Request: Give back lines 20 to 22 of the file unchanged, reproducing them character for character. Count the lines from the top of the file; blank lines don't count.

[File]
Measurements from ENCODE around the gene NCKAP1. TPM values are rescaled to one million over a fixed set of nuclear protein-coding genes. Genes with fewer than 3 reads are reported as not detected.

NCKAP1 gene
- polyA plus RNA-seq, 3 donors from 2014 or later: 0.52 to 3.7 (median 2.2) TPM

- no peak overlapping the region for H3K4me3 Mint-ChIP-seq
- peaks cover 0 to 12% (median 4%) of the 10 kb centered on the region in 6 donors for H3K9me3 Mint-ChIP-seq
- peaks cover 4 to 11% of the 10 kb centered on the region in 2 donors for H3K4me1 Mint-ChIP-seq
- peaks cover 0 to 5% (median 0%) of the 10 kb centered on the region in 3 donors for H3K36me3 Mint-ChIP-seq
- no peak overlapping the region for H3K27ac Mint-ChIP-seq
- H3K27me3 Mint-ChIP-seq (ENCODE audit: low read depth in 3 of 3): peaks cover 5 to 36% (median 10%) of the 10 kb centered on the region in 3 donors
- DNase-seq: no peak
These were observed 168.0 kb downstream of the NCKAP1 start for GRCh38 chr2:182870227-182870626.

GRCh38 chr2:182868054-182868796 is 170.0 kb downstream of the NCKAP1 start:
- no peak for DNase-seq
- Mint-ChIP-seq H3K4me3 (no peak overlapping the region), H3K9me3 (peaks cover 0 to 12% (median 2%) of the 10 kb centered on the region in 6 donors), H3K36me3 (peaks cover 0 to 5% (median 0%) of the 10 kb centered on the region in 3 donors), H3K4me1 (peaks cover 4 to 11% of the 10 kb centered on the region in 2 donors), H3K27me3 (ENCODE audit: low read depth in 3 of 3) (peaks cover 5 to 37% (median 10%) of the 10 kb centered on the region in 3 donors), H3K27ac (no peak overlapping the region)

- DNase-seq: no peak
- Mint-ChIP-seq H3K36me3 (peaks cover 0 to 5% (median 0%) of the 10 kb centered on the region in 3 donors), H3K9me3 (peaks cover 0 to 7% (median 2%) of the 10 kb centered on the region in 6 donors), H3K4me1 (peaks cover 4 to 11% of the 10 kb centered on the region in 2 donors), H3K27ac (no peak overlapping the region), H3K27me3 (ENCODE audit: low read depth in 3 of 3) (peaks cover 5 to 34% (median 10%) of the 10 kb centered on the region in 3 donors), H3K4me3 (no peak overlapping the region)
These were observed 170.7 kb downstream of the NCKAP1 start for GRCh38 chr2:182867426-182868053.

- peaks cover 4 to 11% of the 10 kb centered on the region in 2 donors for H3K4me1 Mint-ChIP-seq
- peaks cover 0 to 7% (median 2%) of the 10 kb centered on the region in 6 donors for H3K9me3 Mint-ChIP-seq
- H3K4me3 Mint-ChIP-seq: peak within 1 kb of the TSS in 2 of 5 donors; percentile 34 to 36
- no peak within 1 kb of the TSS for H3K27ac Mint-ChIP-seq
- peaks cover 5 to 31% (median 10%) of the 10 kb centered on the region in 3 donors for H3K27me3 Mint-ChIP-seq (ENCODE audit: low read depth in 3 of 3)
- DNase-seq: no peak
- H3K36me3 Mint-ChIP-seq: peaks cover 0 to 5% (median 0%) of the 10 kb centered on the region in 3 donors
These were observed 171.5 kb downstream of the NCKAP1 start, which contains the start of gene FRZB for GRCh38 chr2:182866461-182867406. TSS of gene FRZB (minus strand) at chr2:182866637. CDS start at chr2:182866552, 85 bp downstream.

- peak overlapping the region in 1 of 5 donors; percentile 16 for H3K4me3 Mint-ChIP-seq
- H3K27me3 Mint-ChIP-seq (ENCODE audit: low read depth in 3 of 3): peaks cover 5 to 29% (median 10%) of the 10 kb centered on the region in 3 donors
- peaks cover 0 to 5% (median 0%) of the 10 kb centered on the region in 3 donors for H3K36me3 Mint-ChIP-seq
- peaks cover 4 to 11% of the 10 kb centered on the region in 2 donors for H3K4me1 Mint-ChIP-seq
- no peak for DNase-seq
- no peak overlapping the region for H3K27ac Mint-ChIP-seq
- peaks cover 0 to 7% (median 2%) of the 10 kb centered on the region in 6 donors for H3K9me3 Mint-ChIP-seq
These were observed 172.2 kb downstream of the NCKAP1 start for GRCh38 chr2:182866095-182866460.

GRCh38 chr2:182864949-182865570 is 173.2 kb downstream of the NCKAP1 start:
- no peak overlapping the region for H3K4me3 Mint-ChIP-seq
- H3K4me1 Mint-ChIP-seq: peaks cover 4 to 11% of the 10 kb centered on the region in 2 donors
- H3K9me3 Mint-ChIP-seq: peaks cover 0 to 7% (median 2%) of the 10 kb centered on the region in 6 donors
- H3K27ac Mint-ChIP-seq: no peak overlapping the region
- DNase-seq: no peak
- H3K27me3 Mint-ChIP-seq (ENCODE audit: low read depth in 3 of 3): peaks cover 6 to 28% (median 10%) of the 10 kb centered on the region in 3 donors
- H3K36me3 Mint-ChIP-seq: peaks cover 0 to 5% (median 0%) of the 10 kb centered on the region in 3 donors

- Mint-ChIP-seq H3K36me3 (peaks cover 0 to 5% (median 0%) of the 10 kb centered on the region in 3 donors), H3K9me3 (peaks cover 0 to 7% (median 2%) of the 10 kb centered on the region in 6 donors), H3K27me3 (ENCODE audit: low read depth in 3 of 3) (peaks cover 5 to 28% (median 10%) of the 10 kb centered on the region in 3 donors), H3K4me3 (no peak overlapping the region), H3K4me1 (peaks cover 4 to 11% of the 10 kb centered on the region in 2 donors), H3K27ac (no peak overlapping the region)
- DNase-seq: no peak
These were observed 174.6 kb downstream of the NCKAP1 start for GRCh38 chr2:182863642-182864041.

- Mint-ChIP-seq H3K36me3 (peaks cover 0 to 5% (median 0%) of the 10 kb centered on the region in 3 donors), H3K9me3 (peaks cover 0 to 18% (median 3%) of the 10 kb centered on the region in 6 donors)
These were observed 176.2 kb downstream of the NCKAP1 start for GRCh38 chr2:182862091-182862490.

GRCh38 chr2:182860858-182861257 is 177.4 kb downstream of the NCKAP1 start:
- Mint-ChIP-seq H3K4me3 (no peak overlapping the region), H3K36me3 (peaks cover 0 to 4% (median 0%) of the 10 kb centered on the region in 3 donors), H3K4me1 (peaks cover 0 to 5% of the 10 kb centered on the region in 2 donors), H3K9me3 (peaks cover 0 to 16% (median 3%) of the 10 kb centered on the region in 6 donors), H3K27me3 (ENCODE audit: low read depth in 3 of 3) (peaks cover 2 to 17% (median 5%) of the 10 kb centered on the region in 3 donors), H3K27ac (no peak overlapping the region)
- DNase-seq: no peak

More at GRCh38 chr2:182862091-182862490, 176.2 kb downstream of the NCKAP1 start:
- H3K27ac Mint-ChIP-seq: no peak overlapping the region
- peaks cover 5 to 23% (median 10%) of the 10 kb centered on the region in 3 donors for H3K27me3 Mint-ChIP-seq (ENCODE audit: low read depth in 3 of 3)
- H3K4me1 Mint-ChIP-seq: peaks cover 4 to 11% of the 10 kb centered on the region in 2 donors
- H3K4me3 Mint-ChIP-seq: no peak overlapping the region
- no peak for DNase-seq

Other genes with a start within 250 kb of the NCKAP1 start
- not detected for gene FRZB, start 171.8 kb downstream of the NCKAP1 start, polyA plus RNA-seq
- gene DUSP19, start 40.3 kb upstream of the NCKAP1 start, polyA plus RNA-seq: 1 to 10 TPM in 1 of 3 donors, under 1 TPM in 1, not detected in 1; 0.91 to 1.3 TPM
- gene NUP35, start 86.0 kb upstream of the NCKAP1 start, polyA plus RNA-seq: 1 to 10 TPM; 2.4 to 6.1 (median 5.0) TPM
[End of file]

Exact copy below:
- H3K4me3 Mint-ChIP-seq: peak within 1 kb of the TSS in 2 of 5 donors; percentile 34 to 36
- no peak within 1 kb of the TSS for H3K27ac Mint-ChIP-seq
- peaks cover 5 to 31% (median 10%) of the 10 kb centered on the region in 3 donors for H3K27me3 Mint-ChIP-seq (ENCODE audit: low read depth in 3 of 3)